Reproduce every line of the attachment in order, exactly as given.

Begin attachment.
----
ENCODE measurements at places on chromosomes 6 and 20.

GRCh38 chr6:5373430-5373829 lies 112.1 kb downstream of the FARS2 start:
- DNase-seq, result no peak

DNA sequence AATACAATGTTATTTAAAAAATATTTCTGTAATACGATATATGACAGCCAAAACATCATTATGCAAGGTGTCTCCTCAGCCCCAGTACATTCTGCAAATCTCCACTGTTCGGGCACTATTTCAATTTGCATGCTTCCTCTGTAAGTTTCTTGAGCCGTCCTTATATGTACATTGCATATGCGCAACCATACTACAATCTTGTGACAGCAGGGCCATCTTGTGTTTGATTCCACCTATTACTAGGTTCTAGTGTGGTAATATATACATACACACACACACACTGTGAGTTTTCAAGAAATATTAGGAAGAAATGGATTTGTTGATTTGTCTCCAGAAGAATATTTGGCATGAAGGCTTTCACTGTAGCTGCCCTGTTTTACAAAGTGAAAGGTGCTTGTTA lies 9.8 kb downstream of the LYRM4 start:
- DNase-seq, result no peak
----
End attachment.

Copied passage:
ENCODE measurements at places on chromosomes 6 and 20.

GRCh38 chr6:5373430-5373829 lies 112.1 kb downstream of the FARS2 start:
- DNase-seq, result no peak

DNA sequence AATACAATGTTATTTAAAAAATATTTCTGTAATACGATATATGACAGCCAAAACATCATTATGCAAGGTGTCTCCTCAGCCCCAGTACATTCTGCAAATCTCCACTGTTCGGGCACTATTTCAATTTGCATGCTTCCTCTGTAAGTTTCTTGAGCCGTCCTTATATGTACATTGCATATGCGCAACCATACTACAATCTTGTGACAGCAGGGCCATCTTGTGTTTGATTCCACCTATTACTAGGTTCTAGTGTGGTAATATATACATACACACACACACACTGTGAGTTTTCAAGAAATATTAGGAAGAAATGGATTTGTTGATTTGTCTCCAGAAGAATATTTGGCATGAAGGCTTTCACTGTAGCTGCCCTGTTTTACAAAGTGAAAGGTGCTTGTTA lies 9.8 kb downstream of the LYRM4 start:
- DNase-seq, result no peak